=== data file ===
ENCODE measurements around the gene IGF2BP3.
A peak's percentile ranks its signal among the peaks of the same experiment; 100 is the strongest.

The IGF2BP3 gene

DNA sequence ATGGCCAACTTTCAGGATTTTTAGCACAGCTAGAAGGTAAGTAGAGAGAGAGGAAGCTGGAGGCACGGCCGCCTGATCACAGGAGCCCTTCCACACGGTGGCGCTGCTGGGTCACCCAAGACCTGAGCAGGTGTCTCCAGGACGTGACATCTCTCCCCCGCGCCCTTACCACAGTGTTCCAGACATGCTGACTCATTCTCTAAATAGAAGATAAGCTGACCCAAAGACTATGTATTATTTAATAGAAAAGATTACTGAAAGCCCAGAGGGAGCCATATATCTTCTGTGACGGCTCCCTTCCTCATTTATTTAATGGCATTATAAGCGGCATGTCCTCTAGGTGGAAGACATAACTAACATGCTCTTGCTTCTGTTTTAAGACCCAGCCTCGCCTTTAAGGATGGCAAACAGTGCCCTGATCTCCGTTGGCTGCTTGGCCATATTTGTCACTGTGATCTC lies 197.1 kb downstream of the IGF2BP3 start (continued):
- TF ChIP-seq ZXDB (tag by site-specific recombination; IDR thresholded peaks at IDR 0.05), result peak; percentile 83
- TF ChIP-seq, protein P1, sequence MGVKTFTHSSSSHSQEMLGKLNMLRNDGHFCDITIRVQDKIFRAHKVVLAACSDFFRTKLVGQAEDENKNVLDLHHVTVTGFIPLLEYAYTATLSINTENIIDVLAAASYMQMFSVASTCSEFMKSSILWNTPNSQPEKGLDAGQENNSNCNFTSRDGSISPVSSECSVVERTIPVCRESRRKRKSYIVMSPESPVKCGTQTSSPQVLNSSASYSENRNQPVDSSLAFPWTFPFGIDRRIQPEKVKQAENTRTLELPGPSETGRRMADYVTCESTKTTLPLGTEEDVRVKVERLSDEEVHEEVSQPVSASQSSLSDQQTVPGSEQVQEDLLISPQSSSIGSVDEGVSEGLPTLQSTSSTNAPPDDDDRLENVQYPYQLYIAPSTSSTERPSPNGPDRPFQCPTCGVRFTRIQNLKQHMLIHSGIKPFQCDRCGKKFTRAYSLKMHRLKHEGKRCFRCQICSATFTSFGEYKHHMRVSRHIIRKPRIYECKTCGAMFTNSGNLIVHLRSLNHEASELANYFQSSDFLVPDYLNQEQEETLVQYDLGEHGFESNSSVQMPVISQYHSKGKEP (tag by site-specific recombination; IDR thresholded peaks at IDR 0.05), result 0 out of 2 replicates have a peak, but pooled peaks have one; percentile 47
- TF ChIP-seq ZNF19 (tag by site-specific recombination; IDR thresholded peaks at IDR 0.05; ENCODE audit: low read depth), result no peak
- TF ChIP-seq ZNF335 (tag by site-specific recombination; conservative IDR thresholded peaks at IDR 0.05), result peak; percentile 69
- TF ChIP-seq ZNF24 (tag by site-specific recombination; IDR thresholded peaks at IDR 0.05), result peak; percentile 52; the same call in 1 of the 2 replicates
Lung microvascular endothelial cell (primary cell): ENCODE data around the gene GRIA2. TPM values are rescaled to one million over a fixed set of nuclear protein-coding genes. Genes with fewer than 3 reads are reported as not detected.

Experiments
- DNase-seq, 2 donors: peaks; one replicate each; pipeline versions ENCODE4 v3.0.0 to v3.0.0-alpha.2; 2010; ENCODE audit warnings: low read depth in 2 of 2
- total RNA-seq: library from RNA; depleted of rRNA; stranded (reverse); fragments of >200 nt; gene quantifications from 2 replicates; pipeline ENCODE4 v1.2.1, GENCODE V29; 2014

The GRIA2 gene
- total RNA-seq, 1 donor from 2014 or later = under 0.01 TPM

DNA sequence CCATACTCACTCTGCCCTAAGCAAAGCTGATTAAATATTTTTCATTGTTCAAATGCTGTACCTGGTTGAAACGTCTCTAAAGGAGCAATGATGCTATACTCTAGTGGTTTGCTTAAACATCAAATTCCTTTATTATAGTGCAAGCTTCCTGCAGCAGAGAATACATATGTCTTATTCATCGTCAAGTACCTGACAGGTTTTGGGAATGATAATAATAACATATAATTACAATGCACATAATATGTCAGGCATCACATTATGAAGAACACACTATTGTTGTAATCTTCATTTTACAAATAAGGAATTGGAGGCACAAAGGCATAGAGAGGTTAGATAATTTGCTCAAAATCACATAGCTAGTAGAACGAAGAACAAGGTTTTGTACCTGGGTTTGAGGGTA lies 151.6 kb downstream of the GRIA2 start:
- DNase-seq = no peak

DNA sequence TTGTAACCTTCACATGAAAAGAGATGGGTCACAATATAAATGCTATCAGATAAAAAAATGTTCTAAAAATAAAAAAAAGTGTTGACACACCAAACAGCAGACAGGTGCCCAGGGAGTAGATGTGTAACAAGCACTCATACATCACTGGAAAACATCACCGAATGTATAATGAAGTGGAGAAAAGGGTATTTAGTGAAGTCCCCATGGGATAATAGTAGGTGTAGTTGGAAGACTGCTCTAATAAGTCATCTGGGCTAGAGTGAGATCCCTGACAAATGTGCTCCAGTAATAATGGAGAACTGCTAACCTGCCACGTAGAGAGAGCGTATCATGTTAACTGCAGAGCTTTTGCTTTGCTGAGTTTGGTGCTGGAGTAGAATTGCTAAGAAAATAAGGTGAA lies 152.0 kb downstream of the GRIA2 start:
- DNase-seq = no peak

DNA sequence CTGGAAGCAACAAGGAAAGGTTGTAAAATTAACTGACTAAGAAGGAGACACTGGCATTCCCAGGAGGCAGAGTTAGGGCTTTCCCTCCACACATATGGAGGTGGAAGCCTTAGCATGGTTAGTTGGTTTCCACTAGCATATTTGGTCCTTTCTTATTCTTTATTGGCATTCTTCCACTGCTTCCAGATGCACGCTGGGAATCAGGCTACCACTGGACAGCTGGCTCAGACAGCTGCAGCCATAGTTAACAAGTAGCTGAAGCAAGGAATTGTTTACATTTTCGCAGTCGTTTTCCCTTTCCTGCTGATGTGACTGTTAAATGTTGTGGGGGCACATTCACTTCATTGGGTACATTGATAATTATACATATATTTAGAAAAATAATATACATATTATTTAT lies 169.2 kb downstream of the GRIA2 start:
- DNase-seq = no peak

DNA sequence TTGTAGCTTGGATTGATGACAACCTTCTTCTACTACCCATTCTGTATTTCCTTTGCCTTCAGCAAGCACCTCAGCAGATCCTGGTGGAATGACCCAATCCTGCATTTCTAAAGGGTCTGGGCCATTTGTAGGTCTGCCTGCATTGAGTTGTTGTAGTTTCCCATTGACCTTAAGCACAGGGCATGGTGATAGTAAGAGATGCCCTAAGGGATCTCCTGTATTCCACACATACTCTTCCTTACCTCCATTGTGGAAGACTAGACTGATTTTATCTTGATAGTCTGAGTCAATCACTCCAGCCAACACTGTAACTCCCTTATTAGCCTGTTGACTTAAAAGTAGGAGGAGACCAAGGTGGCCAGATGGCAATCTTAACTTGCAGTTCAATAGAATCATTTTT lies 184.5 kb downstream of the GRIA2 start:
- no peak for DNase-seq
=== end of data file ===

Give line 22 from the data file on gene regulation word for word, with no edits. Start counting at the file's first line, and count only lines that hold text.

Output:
DNA sequence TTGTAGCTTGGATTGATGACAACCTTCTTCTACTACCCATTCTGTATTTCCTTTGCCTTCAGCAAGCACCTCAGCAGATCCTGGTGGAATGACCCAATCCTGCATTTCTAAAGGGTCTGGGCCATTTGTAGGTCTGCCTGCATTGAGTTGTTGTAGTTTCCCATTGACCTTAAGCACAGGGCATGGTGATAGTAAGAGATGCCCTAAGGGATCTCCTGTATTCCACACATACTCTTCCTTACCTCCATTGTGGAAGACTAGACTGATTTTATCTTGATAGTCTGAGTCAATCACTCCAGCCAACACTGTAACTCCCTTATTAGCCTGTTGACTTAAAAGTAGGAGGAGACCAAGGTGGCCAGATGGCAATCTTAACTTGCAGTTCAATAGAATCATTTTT lies 184.5 kb downstream of the GRIA2 start: